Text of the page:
If I were to give up at this stage, I would prefer to get some sort of legally binding guarantee that the TP wasn't going to pursue any counter claim (as they haven't so far) and I could go back to my insurer with that and close off the file, leaving me with an intact NCD and a non fault claim on the record.

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You still have to deal with the court jurisdiction issue, which is unclear. Normally you sue the defendant in a court where they are resident. If you cannot do that, you would have to apply to a court to serve the claim out of jurisdiction.

 

If you live in Ireland, you may be able to issue a claim there, so you should speak to the clerk of your local court. I am not sure the claim has to be in an English court, because tbe accident happened there.

We could do with some help from you.

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I'll do some digging with regards the jurisdiction issue. So far didn't appear to be an issue about, but I can see the potential for one. I know I could possibly start something here, but I wouldn't have a problem doing it in England. If I did take it on I'd look at starting from scratch and would try to resolve again without going to court.

 

It seems there is a wide range of outcomes from anecdotes from dead easy, to no hope with lots of outcomes in between.

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I'll do some digging with regards the jurisdiction issue. So far didn't appear to be an issue about, but I can see the potential for one. I know I could possibly start something here, but I wouldn't have a problem doing it in England. If I did take it on I'd look at starting from scratch and would try to resolve again without going to court.

 

It seems there is a wide range of outcomes from anecdotes from dead easy, to no hope with lots of outcomes in between.

 

What you could do is write to the UK office of the third parties Insurers stating that you are looking to issue a court claim in England against them, as the Insurers holding the liability risk under a policy for the at fault driver. That you are seeking to negotiate a settlement from them to avoid court time and additional costs. Then detail why their policyholder was at fault and provide details of your losses.

 

As there seems to have been contact with this third party insurers, they have established that they would deal with it, as the accident happened in England. An English court should accept the claim, but jurisdiction issues could be raised, making it more difficult.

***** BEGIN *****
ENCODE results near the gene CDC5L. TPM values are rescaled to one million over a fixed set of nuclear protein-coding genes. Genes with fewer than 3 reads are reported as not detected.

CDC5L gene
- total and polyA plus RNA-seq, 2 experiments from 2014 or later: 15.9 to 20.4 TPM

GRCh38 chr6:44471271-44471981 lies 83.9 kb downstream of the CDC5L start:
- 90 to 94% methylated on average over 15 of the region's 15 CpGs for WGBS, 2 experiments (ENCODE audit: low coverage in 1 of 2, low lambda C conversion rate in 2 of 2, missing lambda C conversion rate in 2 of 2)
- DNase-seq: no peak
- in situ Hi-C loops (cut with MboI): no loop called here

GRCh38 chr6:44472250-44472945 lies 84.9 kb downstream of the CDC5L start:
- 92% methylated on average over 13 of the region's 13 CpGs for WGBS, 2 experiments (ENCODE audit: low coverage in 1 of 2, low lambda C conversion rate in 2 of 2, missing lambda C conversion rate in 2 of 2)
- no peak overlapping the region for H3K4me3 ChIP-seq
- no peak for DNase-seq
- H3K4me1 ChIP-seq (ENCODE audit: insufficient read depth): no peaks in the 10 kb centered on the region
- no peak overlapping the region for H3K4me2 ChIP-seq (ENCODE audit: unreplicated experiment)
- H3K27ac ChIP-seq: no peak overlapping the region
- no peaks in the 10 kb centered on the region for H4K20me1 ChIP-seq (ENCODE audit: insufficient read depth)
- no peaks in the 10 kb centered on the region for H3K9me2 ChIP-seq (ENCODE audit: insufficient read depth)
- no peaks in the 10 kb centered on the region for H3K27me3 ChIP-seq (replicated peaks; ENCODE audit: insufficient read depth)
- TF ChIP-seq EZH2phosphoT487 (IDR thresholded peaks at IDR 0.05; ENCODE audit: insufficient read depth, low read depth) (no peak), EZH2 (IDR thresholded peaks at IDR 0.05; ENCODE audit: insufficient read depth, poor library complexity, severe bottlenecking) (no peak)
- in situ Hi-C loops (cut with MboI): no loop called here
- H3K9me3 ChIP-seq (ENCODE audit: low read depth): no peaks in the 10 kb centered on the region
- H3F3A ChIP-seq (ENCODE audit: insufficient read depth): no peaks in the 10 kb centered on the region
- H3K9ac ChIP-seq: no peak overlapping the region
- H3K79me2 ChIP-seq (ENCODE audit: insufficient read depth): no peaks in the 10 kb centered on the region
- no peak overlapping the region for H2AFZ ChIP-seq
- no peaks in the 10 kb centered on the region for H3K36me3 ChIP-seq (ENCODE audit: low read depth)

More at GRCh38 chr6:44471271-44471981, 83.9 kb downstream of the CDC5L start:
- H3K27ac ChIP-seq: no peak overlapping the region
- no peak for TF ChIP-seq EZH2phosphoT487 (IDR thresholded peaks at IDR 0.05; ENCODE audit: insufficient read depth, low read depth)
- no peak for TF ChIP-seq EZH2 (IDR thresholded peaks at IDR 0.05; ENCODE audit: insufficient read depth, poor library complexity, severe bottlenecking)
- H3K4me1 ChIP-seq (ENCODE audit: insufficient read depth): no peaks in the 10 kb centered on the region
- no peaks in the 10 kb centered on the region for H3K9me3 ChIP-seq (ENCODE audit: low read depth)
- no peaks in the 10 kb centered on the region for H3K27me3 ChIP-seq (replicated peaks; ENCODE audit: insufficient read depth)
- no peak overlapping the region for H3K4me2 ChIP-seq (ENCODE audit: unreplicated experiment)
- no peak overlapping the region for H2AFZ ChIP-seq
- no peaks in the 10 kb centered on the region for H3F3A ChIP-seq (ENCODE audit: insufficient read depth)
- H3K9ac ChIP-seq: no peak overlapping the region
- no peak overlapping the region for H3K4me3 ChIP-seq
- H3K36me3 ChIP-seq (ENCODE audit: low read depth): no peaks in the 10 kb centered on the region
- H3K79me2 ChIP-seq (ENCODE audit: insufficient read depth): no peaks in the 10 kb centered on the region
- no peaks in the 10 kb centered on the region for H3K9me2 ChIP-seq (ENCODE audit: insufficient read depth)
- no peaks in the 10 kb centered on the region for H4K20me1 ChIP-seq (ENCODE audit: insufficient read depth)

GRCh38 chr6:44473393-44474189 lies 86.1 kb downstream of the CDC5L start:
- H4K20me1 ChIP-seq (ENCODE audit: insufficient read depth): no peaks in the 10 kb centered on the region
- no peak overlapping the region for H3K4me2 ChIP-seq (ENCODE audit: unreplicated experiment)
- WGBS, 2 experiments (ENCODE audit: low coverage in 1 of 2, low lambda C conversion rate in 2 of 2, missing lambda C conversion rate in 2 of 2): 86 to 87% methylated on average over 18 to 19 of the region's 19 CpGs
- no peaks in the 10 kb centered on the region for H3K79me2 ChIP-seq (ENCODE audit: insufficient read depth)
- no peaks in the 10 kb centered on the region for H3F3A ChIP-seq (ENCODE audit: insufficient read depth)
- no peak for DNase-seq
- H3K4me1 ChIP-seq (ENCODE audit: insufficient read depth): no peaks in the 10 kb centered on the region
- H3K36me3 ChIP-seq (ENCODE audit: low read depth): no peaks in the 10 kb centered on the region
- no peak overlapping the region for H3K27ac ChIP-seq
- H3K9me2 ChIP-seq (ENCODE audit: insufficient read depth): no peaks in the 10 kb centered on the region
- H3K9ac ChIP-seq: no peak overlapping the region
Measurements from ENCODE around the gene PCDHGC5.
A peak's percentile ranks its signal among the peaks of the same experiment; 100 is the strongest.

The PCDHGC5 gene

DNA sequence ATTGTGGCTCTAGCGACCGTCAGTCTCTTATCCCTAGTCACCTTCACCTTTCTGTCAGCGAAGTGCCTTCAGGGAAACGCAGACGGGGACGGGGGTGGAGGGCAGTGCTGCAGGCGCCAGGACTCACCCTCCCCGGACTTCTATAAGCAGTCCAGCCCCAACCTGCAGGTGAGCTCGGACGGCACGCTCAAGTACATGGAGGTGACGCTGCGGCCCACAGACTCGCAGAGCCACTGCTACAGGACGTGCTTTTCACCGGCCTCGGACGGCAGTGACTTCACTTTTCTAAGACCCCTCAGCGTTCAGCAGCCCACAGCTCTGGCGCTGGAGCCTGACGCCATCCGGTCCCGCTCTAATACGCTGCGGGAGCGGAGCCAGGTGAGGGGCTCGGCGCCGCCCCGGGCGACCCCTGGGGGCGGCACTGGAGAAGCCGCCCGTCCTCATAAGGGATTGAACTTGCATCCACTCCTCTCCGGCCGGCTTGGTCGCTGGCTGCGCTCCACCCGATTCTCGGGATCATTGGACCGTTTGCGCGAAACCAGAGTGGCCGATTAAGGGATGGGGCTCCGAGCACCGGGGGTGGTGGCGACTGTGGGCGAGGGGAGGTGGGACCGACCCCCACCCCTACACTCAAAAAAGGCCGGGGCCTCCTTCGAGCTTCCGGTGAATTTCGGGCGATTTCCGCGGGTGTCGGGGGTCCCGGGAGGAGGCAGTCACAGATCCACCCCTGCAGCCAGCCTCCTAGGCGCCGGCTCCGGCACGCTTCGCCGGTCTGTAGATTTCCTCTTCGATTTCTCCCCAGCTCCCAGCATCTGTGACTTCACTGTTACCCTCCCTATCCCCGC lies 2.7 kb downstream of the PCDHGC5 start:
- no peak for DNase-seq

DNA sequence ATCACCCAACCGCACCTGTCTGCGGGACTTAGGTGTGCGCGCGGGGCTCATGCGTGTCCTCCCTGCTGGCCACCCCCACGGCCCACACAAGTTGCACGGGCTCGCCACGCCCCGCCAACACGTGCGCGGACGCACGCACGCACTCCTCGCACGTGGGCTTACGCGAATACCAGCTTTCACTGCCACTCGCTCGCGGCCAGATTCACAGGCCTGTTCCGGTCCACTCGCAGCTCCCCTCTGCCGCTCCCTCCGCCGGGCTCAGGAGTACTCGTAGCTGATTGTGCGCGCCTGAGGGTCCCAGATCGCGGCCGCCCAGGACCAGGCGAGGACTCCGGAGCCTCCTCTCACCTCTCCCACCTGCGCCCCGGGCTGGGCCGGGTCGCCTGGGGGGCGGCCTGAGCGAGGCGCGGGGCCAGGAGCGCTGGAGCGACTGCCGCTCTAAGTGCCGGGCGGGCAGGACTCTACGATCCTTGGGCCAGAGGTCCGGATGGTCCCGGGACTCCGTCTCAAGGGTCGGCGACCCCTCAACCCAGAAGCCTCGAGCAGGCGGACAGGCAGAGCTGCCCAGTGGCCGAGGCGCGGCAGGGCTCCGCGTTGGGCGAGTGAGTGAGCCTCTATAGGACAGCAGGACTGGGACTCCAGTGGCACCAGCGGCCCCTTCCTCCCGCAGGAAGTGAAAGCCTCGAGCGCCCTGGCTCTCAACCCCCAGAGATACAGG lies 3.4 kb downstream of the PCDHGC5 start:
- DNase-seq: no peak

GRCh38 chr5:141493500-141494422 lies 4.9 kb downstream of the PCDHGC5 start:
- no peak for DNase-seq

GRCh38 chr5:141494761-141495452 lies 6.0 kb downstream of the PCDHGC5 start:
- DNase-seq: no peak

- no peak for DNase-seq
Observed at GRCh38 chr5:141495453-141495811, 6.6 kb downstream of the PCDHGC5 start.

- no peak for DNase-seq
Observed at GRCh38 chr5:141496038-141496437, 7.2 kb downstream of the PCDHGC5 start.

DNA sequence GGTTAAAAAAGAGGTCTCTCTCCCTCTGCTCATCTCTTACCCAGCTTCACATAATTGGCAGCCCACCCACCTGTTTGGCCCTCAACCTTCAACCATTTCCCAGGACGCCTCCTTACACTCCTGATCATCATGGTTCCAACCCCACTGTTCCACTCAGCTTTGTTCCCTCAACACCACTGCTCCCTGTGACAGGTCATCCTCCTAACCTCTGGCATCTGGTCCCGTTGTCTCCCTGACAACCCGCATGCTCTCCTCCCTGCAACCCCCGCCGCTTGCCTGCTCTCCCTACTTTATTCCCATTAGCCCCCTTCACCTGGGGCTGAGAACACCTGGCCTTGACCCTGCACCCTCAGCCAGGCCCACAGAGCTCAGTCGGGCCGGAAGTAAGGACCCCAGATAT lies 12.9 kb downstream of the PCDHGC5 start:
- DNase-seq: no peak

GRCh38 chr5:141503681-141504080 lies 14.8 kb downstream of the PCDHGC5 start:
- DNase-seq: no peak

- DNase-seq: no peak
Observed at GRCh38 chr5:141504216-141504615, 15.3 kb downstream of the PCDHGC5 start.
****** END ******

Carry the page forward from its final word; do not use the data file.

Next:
We could do with some help from you.

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Yes it's a green card scheme thing. I think initially the UK agent of TP insurer were answering just the liability question.

 

Driver has receipts for his losses (some GBP, some in EUR).

Passenger 1 has receipts for his losses (again GBP/EUR).

Passenger 2 no losses.

Passenger 3 no losses.

 

I'll have a look again at the MIB site. They suggest 2 quotes for work. So far I only have one (EUR) and that was hard work to obtain. Accident repair centres with big windows seem to want 60EUR or claim number before looking at things. (Which I've never come across before). FWIW, I suppose I don't have a lot to loose by gathering all the evidence I have and writing to set out my stall so to speak.

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Having looked about, I've asked a non-motoring solicitor contact if this is a sort of reference "bible" in the matter. He says it probably is.

 

Law of Motor Insurance, The

2nd Edition

Practice Area: Insurance Law

ISBN: 9780414045194

Published by: Sweet & Maxwell

Authors: Professor Robert M Merkin; Maggie Hemsworth

 

Apparently they have a copy of the previous edition in Trinity College Library, so I may well take a look at the relevant pages (for which there isn't a Google "review" page for, or persuade them they need to update.

 

I see there are template preliminary letters in a sticky. Would timescales be different for a case like this. e.g. instead of allowing 14 days for a reply, would a longer period apply in Green card cases?

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Not sure there is a definite timescale for a letter before action, before you could issue a court claim. But most people seem to give at least 3 weeks.

We could do with some help from you.